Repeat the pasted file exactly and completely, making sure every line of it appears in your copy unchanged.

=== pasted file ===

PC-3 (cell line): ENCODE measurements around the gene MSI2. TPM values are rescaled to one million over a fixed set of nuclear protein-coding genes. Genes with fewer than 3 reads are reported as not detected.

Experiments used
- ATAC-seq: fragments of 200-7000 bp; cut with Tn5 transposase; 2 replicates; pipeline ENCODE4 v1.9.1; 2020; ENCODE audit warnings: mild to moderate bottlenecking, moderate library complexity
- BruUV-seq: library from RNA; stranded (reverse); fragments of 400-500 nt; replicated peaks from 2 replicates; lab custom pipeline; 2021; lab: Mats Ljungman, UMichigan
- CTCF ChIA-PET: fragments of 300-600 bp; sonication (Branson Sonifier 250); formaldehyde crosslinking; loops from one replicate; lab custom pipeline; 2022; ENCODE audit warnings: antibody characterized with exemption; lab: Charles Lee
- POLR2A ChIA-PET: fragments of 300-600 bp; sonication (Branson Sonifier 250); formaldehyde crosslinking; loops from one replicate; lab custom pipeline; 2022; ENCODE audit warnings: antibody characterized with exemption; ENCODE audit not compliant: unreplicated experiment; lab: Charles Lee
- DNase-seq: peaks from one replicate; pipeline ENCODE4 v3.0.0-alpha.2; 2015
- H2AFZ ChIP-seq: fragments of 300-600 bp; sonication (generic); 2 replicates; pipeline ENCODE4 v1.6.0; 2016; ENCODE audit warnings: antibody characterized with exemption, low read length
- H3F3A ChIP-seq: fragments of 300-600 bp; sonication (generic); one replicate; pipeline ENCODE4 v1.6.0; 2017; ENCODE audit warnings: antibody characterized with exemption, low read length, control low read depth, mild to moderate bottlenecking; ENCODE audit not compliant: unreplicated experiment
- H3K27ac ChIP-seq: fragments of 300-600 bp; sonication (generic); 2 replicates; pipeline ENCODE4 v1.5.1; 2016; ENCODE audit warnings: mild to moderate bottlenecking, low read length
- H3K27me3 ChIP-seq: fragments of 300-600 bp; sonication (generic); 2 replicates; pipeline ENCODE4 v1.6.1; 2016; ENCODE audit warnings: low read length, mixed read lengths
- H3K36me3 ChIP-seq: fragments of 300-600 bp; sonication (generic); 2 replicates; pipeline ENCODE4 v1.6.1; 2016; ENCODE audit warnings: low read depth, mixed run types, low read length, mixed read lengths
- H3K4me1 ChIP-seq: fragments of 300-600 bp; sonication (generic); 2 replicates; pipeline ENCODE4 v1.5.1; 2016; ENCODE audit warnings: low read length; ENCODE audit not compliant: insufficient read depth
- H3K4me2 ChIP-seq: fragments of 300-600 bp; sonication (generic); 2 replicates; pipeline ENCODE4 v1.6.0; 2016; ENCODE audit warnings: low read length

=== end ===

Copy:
PC-3 (cell line): ENCODE measurements around the gene MSI2. TPM values are rescaled to one million over a fixed set of nuclear protein-coding genes. Genes with fewer than 3 reads are reported as not detected.

Experiments used
- ATAC-seq: fragments of 200-7000 bp; cut with Tn5 transposase; 2 replicates; pipeline ENCODE4 v1.9.1; 2020; ENCODE audit warnings: mild to moderate bottlenecking, moderate library complexity
- BruUV-seq: library from RNA; stranded (reverse); fragments of 400-500 nt; replicated peaks from 2 replicates; lab custom pipeline; 2021; lab: Mats Ljungman, UMichigan
- CTCF ChIA-PET: fragments of 300-600 bp; sonication (Branson Sonifier 250); formaldehyde crosslinking; loops from one replicate; lab custom pipeline; 2022; ENCODE audit warnings: antibody characterized with exemption; lab: Charles Lee
- POLR2A ChIA-PET: fragments of 300-600 bp; sonication (Branson Sonifier 250); formaldehyde crosslinking; loops from one replicate; lab custom pipeline; 2022; ENCODE audit warnings: antibody characterized with exemption; ENCODE audit not compliant: unreplicated experiment; lab: Charles Lee
- DNase-seq: peaks from one replicate; pipeline ENCODE4 v3.0.0-alpha.2; 2015
- H2AFZ ChIP-seq: fragments of 300-600 bp; sonication (generic); 2 replicates; pipeline ENCODE4 v1.6.0; 2016; ENCODE audit warnings: antibody characterized with exemption, low read length
- H3F3A ChIP-seq: fragments of 300-600 bp; sonication (generic); one replicate; pipeline ENCODE4 v1.6.0; 2017; ENCODE audit warnings: antibody characterized with exemption, low read length, control low read depth, mild to moderate bottlenecking; ENCODE audit not compliant: unreplicated experiment
- H3K27ac ChIP-seq: fragments of 300-600 bp; sonication (generic); 2 replicates; pipeline ENCODE4 v1.5.1; 2016; ENCODE audit warnings: mild to moderate bottlenecking, low read length
- H3K27me3 ChIP-seq: fragments of 300-600 bp; sonication (generic); 2 replicates; pipeline ENCODE4 v1.6.1; 2016; ENCODE audit warnings: low read length, mixed read lengths
- H3K36me3 ChIP-seq: fragments of 300-600 bp; sonication (generic); 2 replicates; pipeline ENCODE4 v1.6.1; 2016; ENCODE audit warnings: low read depth, mixed run types, low read length, mixed read lengths
- H3K4me1 ChIP-seq: fragments of 300-600 bp; sonication (generic); 2 replicates; pipeline ENCODE4 v1.5.1; 2016; ENCODE audit warnings: low read length; ENCODE audit not compliant: insufficient read depth
- H3K4me2 ChIP-seq: fragments of 300-600 bp; sonication (generic); 2 replicates; pipeline ENCODE4 v1.6.0; 2016; ENCODE audit warnings: low read length